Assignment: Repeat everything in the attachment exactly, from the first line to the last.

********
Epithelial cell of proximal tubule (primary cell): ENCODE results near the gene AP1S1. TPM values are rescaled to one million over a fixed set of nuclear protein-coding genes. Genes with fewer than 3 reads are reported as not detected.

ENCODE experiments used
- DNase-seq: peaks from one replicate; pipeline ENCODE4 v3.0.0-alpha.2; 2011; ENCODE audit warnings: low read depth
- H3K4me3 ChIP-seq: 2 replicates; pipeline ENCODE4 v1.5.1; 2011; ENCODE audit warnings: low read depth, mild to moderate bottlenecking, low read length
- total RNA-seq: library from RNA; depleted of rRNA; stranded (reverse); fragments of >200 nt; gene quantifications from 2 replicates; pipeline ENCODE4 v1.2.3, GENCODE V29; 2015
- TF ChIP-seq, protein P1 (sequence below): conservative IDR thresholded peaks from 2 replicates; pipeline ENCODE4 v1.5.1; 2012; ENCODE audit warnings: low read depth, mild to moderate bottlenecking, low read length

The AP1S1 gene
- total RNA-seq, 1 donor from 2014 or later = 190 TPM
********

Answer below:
Epithelial cell of proximal tubule (primary cell): ENCODE results near the gene AP1S1. TPM values are rescaled to one million over a fixed set of nuclear protein-coding genes. Genes with fewer than 3 reads are reported as not detected.

ENCODE experiments used
- DNase-seq: peaks from one replicate; pipeline ENCODE4 v3.0.0-alpha.2; 2011; ENCODE audit warnings: low read depth
- H3K4me3 ChIP-seq: 2 replicates; pipeline ENCODE4 v1.5.1; 2011; ENCODE audit warnings: low read depth, mild to moderate bottlenecking, low read length
- total RNA-seq: library from RNA; depleted of rRNA; stranded (reverse); fragments of >200 nt; gene quantifications from 2 replicates; pipeline ENCODE4 v1.2.3, GENCODE V29; 2015
- TF ChIP-seq, protein P1 (sequence below): conservative IDR thresholded peaks from 2 replicates; pipeline ENCODE4 v1.5.1; 2012; ENCODE audit warnings: low read depth, mild to moderate bottlenecking, low read length

The AP1S1 gene
- total RNA-seq, 1 donor from 2014 or later = 190 TPM